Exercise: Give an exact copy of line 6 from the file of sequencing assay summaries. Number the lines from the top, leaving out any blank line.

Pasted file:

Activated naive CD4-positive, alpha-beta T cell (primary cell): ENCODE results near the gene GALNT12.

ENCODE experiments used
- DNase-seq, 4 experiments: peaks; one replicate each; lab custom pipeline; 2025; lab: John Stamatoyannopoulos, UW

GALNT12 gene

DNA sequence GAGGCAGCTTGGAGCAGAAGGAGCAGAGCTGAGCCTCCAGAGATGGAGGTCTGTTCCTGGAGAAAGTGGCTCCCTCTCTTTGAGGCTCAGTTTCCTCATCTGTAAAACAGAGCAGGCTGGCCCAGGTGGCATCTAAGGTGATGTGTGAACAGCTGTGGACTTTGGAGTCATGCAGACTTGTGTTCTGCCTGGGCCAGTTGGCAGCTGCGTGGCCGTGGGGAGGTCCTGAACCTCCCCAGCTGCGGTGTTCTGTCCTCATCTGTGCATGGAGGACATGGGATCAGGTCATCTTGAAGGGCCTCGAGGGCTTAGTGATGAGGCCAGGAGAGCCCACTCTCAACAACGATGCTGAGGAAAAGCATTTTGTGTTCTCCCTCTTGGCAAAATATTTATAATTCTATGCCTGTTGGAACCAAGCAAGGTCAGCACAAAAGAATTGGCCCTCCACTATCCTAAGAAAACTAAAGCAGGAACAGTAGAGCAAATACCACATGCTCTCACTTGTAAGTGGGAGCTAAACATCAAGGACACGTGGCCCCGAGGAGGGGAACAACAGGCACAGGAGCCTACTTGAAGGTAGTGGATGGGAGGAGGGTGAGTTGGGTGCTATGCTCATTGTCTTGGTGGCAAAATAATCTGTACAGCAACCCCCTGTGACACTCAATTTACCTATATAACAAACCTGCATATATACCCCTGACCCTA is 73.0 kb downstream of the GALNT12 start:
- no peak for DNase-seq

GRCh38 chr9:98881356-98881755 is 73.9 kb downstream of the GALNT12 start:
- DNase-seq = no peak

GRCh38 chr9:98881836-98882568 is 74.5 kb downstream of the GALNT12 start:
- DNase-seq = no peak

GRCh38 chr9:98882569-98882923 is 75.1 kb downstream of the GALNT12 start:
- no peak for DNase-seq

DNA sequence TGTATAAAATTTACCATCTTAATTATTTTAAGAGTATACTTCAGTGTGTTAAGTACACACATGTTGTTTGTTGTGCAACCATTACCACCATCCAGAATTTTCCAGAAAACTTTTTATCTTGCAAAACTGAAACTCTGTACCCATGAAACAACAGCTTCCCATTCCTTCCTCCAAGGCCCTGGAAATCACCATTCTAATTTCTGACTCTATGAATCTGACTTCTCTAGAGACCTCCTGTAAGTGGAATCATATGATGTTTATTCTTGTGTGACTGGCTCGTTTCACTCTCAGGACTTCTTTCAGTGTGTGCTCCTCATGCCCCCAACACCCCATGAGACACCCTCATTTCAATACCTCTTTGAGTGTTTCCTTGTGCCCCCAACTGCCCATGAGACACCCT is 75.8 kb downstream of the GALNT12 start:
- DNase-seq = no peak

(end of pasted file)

- no peak for DNase-seq